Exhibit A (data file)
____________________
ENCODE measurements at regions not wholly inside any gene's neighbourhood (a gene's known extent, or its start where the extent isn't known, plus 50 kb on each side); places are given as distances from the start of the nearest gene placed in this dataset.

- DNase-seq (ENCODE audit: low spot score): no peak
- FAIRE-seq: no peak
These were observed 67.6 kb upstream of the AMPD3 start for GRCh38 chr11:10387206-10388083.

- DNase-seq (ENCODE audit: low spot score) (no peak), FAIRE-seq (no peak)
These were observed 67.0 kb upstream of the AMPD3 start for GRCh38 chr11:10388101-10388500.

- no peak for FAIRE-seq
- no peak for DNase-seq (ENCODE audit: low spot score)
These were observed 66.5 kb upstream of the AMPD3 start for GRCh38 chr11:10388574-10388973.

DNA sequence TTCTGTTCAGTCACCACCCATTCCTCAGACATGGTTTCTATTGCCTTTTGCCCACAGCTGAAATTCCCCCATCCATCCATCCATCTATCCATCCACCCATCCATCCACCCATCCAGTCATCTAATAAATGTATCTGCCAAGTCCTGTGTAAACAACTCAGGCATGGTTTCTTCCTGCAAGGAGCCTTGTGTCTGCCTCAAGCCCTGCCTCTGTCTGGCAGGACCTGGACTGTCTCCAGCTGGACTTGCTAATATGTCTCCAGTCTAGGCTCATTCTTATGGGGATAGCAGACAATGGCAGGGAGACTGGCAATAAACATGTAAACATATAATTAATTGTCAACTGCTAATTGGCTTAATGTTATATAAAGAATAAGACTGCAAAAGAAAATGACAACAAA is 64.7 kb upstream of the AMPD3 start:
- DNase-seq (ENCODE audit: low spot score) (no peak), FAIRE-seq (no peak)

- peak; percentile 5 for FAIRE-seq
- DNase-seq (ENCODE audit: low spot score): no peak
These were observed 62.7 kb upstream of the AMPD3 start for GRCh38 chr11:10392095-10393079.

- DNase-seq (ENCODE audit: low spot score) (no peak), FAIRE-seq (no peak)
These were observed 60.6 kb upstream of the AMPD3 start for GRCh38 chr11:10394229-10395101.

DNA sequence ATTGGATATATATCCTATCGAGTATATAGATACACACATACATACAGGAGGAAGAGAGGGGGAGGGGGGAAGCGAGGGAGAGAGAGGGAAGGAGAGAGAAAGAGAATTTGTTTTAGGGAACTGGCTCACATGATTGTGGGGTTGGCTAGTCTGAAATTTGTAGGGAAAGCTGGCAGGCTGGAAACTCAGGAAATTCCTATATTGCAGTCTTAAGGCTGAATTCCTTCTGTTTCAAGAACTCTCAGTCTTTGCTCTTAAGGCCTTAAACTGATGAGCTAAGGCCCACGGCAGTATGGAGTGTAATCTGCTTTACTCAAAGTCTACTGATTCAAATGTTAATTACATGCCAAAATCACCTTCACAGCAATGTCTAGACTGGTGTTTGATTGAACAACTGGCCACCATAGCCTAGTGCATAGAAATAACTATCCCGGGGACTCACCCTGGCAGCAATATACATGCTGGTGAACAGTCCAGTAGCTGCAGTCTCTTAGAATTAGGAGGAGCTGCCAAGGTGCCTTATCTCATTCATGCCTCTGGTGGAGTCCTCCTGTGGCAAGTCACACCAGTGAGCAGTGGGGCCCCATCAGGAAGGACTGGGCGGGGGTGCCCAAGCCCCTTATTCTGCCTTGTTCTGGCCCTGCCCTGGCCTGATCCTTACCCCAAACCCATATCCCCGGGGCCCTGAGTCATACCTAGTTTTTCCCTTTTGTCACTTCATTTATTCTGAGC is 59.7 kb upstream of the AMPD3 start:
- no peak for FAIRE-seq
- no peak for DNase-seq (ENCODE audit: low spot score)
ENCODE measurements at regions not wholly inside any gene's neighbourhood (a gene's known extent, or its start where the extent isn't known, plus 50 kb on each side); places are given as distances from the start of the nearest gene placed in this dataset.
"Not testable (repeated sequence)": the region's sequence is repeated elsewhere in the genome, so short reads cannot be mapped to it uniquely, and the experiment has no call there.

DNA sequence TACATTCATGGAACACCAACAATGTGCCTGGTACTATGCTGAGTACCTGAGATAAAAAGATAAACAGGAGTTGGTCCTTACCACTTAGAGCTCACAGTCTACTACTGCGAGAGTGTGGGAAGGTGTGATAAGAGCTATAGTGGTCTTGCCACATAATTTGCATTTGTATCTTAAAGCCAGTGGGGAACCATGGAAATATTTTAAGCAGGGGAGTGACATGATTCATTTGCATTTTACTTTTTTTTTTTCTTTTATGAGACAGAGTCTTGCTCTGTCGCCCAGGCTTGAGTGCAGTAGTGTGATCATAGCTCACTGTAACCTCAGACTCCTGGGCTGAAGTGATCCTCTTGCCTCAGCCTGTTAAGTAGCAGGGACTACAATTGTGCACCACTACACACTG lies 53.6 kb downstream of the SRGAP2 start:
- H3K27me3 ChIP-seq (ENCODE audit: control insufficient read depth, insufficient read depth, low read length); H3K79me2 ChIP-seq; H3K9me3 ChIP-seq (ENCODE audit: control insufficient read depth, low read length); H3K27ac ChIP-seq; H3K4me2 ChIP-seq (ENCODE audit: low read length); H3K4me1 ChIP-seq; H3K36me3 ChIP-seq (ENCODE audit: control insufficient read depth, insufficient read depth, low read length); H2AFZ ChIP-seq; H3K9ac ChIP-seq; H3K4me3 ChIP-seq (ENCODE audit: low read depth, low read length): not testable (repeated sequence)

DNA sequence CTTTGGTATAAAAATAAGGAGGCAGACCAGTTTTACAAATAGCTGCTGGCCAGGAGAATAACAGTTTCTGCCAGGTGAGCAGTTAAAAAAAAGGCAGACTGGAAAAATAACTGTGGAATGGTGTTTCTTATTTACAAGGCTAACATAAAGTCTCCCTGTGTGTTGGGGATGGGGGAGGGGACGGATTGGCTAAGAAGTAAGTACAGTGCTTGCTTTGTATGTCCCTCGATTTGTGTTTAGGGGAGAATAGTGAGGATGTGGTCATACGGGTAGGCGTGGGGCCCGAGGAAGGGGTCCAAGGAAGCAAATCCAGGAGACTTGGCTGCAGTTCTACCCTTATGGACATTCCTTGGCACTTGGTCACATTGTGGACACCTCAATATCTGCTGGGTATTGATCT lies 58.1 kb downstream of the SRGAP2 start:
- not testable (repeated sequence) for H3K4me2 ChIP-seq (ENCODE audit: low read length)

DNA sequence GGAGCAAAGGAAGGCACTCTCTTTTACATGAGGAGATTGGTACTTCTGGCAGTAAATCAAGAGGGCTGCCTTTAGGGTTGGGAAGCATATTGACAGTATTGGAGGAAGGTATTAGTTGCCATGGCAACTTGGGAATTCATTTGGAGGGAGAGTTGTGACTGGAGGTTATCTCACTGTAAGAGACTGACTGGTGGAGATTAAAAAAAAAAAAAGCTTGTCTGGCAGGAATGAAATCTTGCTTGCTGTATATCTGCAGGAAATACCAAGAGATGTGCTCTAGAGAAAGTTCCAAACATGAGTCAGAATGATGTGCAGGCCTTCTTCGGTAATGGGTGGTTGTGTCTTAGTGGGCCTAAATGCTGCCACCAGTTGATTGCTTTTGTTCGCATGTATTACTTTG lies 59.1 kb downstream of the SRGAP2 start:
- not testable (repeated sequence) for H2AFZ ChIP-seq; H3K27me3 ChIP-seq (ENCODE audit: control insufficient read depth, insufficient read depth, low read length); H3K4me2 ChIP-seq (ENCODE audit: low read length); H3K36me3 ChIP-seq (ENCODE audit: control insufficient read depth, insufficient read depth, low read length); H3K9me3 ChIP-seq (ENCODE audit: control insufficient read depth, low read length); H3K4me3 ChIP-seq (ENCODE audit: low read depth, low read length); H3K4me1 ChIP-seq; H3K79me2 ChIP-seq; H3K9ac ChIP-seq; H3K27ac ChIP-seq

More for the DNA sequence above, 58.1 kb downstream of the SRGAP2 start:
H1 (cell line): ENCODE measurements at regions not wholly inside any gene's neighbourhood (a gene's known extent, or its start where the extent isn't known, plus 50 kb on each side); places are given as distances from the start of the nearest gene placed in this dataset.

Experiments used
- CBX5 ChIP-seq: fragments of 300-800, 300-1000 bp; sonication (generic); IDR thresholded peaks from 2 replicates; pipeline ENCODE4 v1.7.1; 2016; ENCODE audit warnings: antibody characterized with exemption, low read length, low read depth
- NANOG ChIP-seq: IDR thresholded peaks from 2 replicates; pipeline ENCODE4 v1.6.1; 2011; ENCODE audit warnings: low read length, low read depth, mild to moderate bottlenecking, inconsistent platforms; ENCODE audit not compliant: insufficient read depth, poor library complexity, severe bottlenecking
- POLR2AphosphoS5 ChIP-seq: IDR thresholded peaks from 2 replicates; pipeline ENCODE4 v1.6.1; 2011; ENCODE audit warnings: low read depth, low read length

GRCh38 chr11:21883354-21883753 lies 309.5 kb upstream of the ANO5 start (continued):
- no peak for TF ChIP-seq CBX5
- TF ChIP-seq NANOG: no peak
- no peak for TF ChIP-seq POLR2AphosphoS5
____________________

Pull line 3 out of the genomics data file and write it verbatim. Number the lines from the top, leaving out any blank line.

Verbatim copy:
- FAIRE-seq: no peak